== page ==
Aanan Khurma (age 27) from India spent three months in Brno developing a device that simplifies hospital hand hygiene in the startup accelerator StarCube. Together with his teammates he won the last month’s StarCube show. Aanan talks about his desire to address the multitude of medical challenges (not only) in his country.
How would you describe your invention to our readers?
It is a wearable device called Hansure with hand sanitizer that provides access to disinfection with one push. Health care workers can use it at any time, even when they meet a patient in a hospital corridor. It also alerts them when they come within one metre of a patient so that they remember to sanitize their hands.
Yes. Research by the WHO and UNICEF shows that up to 70 % of these infections spread through hands of healthcare workers when they attend to a patient, get the infection on their hands and then touch another patient. In Europe, 60 000 people die due to them every year, and 4 million people worldwide.
How is it possible these infections are so common when doctors and nurses are supposed to wash their hands?
Sanitizing hands may not seem hard, but when they have to do it fifty times a day, they tend to forget or neglect it. That’s why we are trying to simplify the process for them.
How did it happen that you were developing your device in Brno?
Once our team of three evaluated the research and found a problem to solve back in India, we needed to move to the commercial phase. Speaking frankly, these things take a bit of time there. We thought it might help us to develop connections and make things move quicker if we moved abroad for a while. We started looking for accelerators and came across StarCube run by the South Moravian Innovation Centre (JIC).
What is working in an accelator like?
At the beginning, we worked from 8 am to 8 pm, it was intense but we really enjoyed it. Every week we could meet with mentors from different fields. They had great advice for us and great contacts. The structure of StarCube motivates you to accelerate your project because every week you have a presentation about what have did in the past week and you cannot just stand there without any results. All nine teams around us made great progress so we were motivated to do better.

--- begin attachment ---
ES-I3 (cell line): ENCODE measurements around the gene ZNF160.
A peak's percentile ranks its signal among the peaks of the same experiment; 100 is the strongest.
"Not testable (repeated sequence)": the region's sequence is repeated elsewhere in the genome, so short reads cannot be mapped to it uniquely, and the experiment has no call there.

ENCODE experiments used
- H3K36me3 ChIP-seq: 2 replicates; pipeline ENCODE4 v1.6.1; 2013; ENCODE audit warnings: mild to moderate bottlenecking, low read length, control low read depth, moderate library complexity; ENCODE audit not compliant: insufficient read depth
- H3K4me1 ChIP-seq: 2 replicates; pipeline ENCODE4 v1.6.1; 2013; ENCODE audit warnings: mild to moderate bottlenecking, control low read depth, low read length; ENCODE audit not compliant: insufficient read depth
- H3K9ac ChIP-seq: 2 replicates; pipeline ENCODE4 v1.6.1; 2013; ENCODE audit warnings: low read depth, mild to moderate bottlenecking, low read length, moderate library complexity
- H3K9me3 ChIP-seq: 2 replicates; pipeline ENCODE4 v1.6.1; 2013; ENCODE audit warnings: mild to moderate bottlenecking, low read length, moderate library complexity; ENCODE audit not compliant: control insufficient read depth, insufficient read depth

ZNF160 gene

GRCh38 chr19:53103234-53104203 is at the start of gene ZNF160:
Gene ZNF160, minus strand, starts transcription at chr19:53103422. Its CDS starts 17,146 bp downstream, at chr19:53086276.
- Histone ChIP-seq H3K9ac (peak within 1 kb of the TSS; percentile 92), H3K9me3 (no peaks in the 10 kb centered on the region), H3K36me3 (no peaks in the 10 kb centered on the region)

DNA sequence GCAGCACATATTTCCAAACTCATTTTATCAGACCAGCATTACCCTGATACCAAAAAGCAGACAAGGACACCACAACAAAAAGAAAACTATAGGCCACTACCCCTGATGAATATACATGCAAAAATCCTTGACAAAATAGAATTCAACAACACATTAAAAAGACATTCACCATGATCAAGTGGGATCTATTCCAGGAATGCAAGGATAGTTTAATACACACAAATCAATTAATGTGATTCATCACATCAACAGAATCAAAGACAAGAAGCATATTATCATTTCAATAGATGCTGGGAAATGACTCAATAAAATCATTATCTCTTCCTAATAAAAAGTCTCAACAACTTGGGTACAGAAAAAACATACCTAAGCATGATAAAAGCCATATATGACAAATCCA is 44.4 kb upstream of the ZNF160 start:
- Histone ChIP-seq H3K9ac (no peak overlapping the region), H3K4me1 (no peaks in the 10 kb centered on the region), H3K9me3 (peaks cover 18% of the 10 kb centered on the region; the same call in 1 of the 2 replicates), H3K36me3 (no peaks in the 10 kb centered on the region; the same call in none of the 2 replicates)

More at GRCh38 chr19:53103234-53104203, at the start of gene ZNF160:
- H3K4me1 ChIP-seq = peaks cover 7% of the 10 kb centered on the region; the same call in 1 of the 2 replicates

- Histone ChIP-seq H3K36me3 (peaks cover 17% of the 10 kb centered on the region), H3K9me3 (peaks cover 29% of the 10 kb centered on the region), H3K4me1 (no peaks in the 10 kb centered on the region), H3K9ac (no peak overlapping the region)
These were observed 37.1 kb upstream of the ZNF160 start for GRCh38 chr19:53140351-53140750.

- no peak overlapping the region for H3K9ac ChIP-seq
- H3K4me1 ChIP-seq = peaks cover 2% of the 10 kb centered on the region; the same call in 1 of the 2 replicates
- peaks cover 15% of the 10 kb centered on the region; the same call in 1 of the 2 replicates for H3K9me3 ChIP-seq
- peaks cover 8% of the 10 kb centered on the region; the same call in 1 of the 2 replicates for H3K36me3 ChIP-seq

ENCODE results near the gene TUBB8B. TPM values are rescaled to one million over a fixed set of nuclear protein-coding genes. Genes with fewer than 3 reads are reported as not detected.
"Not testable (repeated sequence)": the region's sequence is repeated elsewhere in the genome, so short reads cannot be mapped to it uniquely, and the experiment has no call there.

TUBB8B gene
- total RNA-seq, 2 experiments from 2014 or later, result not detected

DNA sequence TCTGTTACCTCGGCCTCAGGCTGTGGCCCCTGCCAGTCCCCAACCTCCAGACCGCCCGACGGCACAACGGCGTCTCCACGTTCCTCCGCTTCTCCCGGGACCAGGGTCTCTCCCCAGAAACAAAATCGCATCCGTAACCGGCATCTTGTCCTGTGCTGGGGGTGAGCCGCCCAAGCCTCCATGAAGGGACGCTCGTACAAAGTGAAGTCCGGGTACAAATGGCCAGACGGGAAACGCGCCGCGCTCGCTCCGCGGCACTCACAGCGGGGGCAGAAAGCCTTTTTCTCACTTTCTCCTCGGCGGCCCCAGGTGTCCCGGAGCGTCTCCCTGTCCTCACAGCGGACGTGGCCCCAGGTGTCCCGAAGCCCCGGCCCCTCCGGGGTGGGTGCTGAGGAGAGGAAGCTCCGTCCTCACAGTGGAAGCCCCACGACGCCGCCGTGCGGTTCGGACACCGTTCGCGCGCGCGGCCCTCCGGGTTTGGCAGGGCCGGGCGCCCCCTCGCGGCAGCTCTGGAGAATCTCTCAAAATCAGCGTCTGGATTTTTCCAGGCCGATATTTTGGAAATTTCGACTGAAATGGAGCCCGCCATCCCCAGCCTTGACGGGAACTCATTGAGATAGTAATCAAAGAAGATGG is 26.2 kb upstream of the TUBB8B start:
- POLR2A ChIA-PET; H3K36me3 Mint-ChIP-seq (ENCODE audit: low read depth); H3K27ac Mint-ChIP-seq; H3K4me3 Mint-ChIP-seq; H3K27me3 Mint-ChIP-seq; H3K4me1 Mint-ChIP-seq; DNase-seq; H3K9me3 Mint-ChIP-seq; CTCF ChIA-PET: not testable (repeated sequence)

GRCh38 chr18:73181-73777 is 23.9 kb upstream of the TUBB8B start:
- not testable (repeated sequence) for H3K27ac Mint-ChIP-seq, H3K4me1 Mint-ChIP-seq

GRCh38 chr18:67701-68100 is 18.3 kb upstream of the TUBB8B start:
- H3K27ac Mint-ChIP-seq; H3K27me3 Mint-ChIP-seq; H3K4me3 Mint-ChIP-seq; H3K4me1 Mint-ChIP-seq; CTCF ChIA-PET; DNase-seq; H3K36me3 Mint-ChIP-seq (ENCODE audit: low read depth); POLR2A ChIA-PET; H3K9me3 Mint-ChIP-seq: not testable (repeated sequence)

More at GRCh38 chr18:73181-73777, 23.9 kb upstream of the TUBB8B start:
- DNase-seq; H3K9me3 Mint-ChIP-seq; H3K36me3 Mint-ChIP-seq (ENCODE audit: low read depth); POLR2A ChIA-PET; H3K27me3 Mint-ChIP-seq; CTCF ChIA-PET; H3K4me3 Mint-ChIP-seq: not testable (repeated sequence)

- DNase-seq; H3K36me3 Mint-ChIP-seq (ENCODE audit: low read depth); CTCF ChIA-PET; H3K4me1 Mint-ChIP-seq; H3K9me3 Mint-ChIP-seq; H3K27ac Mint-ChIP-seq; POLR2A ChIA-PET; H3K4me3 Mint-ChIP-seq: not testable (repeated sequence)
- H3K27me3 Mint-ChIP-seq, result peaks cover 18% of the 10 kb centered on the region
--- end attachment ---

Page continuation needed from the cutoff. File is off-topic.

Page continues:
We got information on how to build a company, how to estimate our finance, how to make sure we are going the right direction or how to take logical decisions. Later we got together with a design team from Brno and they helped us to make a prototype of the device and a belt for it. We also totally rebranded its name and proceeded with marketing.
How many doctors and nurses would you like to get your product to?
We are targeting around 40 000 workers by next April, which is not a lot when you consider the Indian market. That is because we want to test the product thoroughly before we scale it up. We will be testing in India and in the Czech Republic at the Faculty Hospital in Bohunice. In the next financial year we woud like to sell up to 300 000 units.
Are you planning to target Hansure just at India?
We aim for both developed and developing world, but with different versions of the same product. For the developing world it is the low cost version for $25 per unit. The high-end version is an electronic device that costs $55.
Now you are leaving back to India to develop your company. Would you like to stay in Brno if you could?
I have to say yes and no. We are used to having many people around us and when we first got here, we felt like there were no people in the city. But as we grew to know the city we really got to like it. The public transportation is amazing and also the peace and quiet is really nice. But now it is time to take our project back to India where the device will be used and test it on actual users. Nonetheless, we are thinking about setting up an office in Brno in the future.
Last but not least, what do you think of Czech food?
It is good, it’s just that people here eat a lot of potatoes and personally I am not a big fan. Other dishes are good, though.
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